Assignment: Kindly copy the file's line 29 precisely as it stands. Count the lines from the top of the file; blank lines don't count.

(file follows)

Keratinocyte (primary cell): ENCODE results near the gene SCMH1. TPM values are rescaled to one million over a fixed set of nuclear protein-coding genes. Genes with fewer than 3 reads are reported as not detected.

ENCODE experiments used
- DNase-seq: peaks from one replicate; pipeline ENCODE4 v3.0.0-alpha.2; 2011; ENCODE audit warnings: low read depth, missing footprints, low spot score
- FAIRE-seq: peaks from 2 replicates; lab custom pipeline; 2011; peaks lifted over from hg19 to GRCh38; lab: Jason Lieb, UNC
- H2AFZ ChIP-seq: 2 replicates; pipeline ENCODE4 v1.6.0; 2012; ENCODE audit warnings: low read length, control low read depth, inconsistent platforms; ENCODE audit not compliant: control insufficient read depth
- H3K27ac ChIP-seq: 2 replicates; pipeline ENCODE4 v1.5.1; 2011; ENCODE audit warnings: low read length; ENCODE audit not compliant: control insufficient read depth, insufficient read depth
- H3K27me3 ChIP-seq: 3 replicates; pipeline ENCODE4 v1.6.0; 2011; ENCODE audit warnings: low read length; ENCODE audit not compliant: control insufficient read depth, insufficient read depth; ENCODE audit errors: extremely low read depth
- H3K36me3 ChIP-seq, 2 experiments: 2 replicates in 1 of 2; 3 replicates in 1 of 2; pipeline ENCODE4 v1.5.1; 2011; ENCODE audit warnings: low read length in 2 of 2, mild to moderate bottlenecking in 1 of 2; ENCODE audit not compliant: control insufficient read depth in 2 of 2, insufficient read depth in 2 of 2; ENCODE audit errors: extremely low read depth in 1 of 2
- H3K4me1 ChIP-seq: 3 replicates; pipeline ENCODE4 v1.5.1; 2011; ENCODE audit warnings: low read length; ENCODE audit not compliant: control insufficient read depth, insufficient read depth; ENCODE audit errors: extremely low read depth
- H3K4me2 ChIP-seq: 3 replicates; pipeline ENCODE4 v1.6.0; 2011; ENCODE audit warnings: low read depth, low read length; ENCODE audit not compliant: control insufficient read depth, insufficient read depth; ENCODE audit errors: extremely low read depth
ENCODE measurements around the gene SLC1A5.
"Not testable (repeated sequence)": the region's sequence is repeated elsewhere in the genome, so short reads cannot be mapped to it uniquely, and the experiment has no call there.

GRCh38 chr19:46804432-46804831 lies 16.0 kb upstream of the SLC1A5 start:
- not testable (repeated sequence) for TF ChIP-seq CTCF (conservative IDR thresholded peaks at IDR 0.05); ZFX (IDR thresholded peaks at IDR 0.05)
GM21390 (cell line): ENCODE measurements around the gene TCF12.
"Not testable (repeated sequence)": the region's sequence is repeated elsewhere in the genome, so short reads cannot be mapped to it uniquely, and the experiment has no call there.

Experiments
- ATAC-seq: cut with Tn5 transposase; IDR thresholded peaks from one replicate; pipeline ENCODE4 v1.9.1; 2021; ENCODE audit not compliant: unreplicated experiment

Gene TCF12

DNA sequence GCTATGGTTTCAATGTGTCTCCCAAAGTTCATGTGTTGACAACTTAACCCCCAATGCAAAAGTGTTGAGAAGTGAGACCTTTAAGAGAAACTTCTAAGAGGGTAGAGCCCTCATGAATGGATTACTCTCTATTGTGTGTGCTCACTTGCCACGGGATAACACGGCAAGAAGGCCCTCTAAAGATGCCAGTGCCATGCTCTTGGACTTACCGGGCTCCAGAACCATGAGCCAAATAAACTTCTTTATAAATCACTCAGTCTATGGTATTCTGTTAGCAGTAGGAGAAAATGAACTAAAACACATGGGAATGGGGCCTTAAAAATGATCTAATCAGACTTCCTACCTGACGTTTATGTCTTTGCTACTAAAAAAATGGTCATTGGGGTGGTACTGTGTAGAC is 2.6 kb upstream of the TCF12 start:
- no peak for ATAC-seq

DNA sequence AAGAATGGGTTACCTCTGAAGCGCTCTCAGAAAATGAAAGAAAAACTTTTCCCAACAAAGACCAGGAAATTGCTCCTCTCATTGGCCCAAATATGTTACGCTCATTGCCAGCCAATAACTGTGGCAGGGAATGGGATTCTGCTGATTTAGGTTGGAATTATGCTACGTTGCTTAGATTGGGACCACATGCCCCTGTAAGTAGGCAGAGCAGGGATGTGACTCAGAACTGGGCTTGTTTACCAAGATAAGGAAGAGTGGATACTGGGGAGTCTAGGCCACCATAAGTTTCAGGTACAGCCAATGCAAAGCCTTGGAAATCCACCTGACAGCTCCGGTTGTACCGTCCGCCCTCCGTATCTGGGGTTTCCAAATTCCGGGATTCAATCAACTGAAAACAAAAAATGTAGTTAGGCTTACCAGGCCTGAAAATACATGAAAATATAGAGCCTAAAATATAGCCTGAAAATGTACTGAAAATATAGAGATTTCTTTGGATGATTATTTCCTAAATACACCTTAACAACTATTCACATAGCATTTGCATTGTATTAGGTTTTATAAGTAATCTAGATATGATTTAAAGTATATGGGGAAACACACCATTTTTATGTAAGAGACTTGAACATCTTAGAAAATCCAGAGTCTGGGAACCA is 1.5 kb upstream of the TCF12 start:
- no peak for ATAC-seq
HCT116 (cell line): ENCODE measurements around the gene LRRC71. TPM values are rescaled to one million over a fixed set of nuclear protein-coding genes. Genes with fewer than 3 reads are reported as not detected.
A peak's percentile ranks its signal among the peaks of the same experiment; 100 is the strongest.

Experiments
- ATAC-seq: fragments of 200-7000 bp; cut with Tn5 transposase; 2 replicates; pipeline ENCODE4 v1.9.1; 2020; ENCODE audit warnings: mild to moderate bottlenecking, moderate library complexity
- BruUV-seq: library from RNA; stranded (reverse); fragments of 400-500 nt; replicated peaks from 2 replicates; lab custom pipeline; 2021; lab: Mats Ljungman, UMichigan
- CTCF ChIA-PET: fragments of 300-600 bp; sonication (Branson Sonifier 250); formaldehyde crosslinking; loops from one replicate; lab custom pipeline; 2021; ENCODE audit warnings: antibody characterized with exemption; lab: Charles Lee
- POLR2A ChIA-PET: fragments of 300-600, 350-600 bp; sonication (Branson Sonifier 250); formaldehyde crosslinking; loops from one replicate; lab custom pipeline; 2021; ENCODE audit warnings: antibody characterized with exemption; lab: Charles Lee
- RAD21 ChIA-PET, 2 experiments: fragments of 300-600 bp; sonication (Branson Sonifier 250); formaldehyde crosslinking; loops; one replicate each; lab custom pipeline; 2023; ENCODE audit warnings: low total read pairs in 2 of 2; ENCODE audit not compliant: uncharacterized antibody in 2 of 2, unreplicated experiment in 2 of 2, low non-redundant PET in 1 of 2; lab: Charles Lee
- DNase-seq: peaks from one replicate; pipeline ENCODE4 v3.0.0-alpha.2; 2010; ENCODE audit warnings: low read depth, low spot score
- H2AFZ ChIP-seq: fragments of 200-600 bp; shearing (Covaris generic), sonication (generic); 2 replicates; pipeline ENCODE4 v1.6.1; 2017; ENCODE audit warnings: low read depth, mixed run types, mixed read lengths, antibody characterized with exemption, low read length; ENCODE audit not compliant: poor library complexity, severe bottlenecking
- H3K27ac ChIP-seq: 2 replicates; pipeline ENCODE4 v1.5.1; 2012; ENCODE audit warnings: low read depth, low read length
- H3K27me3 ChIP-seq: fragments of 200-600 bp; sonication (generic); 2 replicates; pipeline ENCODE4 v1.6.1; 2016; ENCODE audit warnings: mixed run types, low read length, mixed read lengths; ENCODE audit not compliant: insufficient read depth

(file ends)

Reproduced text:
- CTCF ChIA-PET: fragments of 300-600 bp; sonication (Branson Sonifier 250); formaldehyde crosslinking; loops from one replicate; lab custom pipeline; 2021; ENCODE audit warnings: antibody characterized with exemption; lab: Charles Lee